Parasite

review by Bobby Blakey

I love strange and interesting films. Directory Bong Joon Ho has delivered some that I really enjoy including The Host, Okja and Snowpiercer that is now getting the TV treatment. His latest, Parasite looks to be yet another great entry into his interesting resume and stars Kang-ho Song, Sun-kyun Lee, Yeo-jung Jo, Woo-sik Joi, and Hyae jin jang. Could this film live up to the hype its getting or should it have stayed in the basement?

Parasite follows the Park Family: the picture of aspirational wealth. And the Kim Family, rich in street smarts but not much else. Be it chance or fate, these two houses are brought together and the Kims sense a golden opportunity. Masterminded by college-aged Ki-woo, the Kim children expediently install themselves as tutor and art therapist, to the Parks. Soon, a symbiotic relationship forms between the two families. The Kims provide “indispensable” luxury services while the Parks obliviously bankroll their entire household. When a parasitic interloper threatens the Kims’ newfound comfort, a savage, underhanded battle for dominance breaks out, threatening to destroy the fragile ecosystem between the Kims and the Parks.

While I had done some stories on the trailer and heard all the hype I avoided most things about this film on purpose. I wanted to go in fresh and just experience it in hopes that it lived up to the hype train its been on and I was not disappointed. In the beginning I wasn’t sure where it was going as we watch the Kim family and their struggle of daily life. This slowly builds toward the obvious bigger story as they come in contact with the Park family by chance and what starts out as a con of sorts turns into something so much more.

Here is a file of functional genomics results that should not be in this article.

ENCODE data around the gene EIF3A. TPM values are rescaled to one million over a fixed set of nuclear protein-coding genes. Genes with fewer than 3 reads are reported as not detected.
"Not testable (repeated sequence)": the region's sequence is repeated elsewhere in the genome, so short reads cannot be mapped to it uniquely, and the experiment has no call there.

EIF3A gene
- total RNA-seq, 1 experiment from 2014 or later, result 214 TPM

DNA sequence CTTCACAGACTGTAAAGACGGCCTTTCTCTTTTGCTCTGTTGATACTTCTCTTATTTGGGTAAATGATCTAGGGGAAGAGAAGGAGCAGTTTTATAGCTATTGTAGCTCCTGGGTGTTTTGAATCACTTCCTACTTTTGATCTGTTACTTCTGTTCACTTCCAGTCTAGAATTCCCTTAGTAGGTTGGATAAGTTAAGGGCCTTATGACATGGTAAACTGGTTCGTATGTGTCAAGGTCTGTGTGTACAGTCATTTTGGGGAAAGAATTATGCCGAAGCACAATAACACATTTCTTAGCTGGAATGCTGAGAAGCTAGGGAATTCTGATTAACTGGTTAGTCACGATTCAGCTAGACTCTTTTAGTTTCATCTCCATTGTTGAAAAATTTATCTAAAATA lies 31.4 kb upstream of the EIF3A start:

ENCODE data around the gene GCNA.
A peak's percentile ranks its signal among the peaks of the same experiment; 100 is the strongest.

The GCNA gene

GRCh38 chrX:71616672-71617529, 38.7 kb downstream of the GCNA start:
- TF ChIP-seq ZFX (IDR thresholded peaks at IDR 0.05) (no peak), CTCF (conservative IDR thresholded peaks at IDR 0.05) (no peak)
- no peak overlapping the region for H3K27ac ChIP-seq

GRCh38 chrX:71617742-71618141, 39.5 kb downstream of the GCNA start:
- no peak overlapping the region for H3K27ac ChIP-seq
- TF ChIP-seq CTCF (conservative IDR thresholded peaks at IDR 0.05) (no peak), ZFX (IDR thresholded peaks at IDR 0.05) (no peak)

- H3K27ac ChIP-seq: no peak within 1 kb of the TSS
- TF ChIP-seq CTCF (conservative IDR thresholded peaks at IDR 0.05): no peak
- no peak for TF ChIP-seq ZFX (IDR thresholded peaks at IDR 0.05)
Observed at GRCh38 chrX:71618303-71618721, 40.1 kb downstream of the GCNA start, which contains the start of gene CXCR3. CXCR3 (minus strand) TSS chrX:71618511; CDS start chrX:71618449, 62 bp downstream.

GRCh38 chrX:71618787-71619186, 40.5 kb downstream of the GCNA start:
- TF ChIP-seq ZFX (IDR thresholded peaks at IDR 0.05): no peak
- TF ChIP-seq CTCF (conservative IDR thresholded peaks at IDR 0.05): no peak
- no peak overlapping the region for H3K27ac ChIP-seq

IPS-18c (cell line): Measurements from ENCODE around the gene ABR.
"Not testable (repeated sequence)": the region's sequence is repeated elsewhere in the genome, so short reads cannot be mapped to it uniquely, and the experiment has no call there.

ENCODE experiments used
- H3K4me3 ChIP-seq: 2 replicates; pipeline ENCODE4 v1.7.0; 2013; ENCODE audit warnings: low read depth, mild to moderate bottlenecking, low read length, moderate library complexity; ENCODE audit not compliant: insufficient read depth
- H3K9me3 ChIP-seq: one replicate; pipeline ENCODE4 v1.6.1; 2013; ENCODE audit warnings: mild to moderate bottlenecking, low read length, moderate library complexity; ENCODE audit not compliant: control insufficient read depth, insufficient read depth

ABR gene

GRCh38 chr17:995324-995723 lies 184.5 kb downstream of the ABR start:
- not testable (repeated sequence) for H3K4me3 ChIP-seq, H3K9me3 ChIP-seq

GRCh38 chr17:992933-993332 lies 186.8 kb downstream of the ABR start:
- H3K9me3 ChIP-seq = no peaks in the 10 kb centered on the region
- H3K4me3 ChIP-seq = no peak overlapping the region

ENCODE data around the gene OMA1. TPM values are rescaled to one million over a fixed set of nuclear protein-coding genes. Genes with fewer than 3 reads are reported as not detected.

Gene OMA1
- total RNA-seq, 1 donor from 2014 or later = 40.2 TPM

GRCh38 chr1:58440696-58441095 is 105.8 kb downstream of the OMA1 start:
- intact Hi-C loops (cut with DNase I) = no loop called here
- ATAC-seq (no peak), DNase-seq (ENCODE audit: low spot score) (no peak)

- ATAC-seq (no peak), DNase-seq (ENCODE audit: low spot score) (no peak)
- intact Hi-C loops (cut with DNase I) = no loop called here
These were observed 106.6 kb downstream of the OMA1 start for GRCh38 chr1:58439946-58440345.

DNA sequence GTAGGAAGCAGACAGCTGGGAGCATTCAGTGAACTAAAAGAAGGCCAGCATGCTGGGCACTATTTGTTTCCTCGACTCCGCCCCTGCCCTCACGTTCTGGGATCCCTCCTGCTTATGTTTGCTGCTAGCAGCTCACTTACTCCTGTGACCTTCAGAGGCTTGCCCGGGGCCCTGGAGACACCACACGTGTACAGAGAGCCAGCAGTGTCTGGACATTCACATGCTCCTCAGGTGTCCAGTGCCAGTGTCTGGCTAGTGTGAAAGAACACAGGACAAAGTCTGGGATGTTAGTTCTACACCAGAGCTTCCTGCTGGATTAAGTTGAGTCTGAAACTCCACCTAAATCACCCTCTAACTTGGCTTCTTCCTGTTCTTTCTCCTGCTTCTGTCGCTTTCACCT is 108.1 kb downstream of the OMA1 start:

The first half of the film is a fun watch as it plays out showcasing all the characters doing their thing to evolve the story into a direction that was

quite unexpected in the best way possible. Things are going fairly normal as they put their plans in motion, but with one sequence the entire film changes focus and becomes nuts. Every character has their part to play in this and it becomes a constant state of chaos and deception as things begin to unravel for everyone. I loved this direction as it kept the film fresh and interesting while never losing the core of what it was about which in a strange way is family.

As disturbing as some of it is it plays up as three stories about people doing what they can to survive in this world to take care of their families. The last act cuts lose and offers up a great sequence that culminates everything to perfection while still offering up a fresh new twist that while not overly surprising is pure genius. Parasite has been racking up the awards and nominations and they are well deserved. Bong Joon Ho has crafted a perfect film that gives viewers everything it needs even if they don’t know it yet.

I have heard that there is a TV series happening to continue this story and I cannot wait to see where its headed if it comes to be. Grab your copy of Parasite on Blu-ray and DVD available now from Universal Home Entertainment.

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